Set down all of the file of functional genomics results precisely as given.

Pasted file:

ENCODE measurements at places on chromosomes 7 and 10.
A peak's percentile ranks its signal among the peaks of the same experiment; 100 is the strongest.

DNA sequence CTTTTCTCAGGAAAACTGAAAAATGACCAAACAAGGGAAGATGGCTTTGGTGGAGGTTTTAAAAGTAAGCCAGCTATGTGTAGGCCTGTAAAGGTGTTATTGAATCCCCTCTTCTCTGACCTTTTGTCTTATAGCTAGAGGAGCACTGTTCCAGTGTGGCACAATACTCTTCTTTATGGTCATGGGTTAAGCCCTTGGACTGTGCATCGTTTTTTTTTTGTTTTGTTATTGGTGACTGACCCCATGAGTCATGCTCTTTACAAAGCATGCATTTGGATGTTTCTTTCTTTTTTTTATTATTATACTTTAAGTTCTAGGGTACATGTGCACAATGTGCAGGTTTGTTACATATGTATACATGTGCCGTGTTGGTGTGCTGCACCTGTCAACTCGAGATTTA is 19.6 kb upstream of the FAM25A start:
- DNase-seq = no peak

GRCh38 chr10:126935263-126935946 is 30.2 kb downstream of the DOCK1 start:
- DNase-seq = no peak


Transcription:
ENCODE measurements at places on chromosomes 7 and 10.
A peak's percentile ranks its signal among the peaks of the same experiment; 100 is the strongest.

DNA sequence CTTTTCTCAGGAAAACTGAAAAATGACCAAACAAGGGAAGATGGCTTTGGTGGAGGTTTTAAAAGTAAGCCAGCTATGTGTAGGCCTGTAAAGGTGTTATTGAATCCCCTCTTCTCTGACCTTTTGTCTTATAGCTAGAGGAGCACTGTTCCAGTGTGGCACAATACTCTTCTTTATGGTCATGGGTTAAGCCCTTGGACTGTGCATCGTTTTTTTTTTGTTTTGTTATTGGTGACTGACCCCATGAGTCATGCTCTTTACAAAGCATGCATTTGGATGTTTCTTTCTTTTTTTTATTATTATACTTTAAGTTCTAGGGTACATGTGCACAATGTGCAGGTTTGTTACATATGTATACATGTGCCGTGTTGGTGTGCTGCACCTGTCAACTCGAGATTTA is 19.6 kb upstream of the FAM25A start:
- DNase-seq = no peak

GRCh38 chr10:126935263-126935946 is 30.2 kb downstream of the DOCK1 start:
- DNase-seq = no peak